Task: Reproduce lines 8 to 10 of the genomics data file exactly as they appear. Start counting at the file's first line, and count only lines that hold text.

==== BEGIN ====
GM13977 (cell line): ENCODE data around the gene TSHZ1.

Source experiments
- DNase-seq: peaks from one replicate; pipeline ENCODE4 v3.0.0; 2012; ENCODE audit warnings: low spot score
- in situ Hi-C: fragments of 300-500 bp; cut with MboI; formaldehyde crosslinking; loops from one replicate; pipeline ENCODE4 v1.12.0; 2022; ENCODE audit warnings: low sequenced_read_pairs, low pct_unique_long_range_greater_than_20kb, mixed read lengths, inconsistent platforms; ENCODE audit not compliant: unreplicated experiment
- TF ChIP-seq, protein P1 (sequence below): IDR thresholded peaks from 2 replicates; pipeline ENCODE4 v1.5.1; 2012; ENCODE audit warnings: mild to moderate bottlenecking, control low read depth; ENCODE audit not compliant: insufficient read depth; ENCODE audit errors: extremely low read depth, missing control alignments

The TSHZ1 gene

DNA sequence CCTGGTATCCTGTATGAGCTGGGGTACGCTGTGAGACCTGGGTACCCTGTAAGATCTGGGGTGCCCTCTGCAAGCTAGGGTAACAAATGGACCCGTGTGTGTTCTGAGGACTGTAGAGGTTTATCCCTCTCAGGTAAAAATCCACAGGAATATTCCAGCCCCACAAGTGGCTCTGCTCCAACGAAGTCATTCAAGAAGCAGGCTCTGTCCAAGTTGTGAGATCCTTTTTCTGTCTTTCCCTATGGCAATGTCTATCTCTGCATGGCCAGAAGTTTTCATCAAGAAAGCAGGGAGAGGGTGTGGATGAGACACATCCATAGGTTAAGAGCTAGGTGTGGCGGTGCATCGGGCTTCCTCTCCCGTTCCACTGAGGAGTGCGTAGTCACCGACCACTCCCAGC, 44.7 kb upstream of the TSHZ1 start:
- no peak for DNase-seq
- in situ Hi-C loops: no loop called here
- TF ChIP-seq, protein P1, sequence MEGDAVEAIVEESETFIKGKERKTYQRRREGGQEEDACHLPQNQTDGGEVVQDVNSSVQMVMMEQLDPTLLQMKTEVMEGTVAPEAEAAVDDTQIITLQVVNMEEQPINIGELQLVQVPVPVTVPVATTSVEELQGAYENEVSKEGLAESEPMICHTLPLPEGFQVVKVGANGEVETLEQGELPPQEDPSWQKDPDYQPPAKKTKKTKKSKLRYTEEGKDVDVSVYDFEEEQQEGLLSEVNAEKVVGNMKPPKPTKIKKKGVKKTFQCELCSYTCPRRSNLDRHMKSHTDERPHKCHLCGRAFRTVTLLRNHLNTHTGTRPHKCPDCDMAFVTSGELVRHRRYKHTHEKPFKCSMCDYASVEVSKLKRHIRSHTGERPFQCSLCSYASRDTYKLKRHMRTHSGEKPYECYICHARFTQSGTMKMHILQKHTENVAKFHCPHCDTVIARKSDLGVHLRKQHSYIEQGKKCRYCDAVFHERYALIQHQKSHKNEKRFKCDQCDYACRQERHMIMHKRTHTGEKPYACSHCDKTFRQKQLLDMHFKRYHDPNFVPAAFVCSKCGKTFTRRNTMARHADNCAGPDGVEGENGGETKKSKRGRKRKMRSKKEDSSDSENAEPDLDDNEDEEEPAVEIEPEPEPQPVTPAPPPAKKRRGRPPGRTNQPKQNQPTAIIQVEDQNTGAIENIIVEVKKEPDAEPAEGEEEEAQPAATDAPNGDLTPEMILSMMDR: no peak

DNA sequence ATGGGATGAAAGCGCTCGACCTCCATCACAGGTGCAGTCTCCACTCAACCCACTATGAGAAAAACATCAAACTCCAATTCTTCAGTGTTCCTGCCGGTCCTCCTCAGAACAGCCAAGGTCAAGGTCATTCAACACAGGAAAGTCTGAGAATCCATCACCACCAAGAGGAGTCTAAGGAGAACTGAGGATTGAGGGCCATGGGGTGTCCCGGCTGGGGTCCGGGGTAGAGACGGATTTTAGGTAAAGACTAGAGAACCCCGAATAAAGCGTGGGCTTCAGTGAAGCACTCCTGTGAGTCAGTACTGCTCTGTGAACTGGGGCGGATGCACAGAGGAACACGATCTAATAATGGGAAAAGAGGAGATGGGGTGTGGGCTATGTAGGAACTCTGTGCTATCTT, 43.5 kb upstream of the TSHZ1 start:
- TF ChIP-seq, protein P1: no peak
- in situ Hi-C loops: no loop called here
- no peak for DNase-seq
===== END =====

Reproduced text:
- no peak for DNase-seq
- in situ Hi-C loops: no loop called here
- TF ChIP-seq, protein P1, sequence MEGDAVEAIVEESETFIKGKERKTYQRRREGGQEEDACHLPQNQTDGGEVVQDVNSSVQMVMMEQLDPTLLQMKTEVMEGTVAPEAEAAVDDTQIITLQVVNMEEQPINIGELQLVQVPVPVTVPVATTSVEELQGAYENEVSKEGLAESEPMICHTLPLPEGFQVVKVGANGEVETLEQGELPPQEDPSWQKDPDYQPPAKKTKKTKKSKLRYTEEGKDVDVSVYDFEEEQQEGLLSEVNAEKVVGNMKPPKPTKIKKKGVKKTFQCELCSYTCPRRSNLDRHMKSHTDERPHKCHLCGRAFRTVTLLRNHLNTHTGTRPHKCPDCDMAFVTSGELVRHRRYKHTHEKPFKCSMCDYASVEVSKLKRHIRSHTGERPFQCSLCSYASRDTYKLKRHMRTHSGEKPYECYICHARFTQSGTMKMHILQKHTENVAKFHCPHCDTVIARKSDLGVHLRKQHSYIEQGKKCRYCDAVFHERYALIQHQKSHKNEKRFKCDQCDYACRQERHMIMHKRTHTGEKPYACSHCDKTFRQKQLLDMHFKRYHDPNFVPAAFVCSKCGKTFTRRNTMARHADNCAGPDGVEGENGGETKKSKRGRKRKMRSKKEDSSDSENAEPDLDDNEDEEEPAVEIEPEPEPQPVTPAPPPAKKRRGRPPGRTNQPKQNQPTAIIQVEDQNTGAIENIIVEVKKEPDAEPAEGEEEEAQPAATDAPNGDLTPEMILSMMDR: no peak